The Oxfordshire singer recently released his latest EP '666 Kill'
Death, devils, consistent misery – speed-writing can be something of a musical Rorschach test. At his leisure, writing his 2017 debut album while gazing out of his window, Willie J Healey watched dog-walkers playing with their pets on the fields outside and named the record ‘People And Their Dogs’ in honour of the gentle bond between man and dumbass twig chaser. “It’s a good relationship which can often be straight down the line, which I like,” he says. “They generally don’t seem to be thinking of much else apart from playing with their dog, which I think is really sweet.”
Setting himself the task to finish a follow-up EP inside a week, writing the lyrics of a song in the morning and completing the track that day, unlocked the cobwebbed, haunted attic of Willie’s subconscious though. Suddenly, here was the Grim Reaper inhabiting ‘Learn Toulouse’ (“He just shows up in the corner of my room, this uncontrollable in-coming doom that we all face – he’s just looking over us all I guess”) and Satan breaking into his house to show him his own death in the title track ‘666 Kill’. Are you secretly terrified that Belzebub wants your Xbox, Willie?
“When I was writing the lyrics I found it quite a scary subject and the pictures it painted in my mind were quite horrific,” he admits. “But I wouldn’t say I’m devil-fearing. If I really feared the devil I wouldn’t put it in a song. Generally I’ve kept things pretty light in songs, I write about films and stuff like that, and I found it quite interesting to write about things that, to me at least, would be a bit shocking. To have such soft songs with heavy lyrics, it seemed like a good combo to me.”
From the sound of the EP – gorgeous, laid back Americana indie with the odd jazz sax dotted about – you wouldn’t peg this childhood Neil Young and Dylan fan as a lyrical Marilyn Manson. But perhaps his latest gothic leanings hark back to his earliest days playing pub gigs around Oxford, when he’d turn up with a funeral limo as his tour van. “I thought it would be a good tour mobile,” he explains. “It wasn’t, so I sold it. The ceiling I too low to get a bass amp in. On paper very good, lots of space, but in reality not that much space. When I pulled up at gigs they probably thought I was the undertaker or something. I don’t think I turned any heads.”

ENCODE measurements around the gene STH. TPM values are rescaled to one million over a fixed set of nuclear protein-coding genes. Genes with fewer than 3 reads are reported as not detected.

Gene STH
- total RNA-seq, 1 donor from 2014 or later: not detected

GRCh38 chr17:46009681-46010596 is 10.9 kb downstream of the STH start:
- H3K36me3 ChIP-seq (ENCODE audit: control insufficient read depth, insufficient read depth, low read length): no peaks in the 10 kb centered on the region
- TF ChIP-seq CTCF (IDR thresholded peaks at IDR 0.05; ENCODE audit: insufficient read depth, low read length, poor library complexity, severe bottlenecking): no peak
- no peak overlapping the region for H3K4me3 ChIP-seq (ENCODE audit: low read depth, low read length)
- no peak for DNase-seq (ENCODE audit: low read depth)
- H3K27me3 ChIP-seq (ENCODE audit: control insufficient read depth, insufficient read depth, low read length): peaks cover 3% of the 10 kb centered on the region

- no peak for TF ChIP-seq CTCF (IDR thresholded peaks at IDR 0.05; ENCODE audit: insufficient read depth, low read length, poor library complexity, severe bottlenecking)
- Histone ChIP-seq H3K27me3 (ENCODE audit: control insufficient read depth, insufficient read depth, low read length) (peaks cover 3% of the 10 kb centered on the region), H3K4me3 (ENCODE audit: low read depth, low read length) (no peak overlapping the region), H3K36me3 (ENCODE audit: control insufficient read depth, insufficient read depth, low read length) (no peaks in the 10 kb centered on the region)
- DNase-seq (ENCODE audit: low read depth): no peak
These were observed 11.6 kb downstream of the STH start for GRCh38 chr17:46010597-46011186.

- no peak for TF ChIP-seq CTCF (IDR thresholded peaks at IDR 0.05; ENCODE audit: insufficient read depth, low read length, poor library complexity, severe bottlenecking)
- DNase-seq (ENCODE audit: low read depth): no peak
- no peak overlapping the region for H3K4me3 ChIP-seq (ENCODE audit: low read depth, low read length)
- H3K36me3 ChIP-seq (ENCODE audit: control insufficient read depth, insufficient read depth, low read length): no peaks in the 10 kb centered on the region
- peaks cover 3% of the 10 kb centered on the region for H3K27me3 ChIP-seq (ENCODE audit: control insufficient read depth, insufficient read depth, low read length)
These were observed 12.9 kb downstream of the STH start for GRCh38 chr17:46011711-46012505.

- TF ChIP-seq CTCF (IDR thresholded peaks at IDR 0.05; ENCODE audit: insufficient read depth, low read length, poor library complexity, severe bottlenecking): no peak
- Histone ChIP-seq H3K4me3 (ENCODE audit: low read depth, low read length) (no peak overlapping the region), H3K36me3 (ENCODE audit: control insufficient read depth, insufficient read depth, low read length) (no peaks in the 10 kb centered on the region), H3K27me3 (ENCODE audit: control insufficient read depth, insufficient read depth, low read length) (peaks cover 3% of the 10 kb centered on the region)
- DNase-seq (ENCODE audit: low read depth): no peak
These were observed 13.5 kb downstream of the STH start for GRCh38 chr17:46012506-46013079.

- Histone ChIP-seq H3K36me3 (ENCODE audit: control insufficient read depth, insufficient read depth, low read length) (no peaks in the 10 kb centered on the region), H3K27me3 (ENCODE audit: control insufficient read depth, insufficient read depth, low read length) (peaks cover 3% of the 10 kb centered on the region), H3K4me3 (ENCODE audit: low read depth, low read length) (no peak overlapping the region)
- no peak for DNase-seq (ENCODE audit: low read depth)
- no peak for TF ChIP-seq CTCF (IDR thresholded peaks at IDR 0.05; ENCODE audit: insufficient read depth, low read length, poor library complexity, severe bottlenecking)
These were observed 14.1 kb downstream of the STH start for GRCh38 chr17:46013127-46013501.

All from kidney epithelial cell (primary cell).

He turned enough to bag support slots with the likes of Hinds and Summer Camp though, and caught the ear of Columbia records, who released several EPs on subsidiary labels ahead of the home-made ‘People And Their Dogs’. Critics immediately picked up on his kinship with Elliott Smith and Mac Demarco (“the godfather of home-made music”), but this critic’s ears were drawn to the oddball lyricism of tracks such as ‘Grays’, about the fear of being abducted by aliens.
“It’s less about being abducted and more about wondering if people would really notice if you were abducted, if people would even really care,” Willie explains. “I’m not afraid of it anymore. Maybe I was at the time. I’d welcome it, if I’m honest. It’d be a good time. I could regret that though, I’ll let you know how it goes. If I can still talk.”
If he ever was whisked off to LV-426, more and more people would miss him. Jamie T is a fan and recent collaborator and Willie is currently on tour with Slaves (“the craziest it’s got so far is the forty-minute game of chess me and Laurie shared”), ahead of his own debut headline tour in 2019. That’s if he lives that long, judging by the daredevil recent video for ‘Lovelawn’. Although, from his casual demeanour, the death the devil showed him clearly wasn’t being crushed beneath the wheels of a demolition derby car doing donuts.
“I thought it’d be really funny to slow it down and have a car doing donuts around me for three minutes,” Willie chuckles. “I’d like to say there was a lot of thought that went into it but there really wasn’t. It was just fun and quite scary. The thing that doesn’t show up that well in the video is the giant evil grin of the guy doing the donuts as he edges closer to my double denim set-up.”
Perhaps the devil doesn’t ride a dark horse after all. Perhaps he drives a badly painted wreckmobile…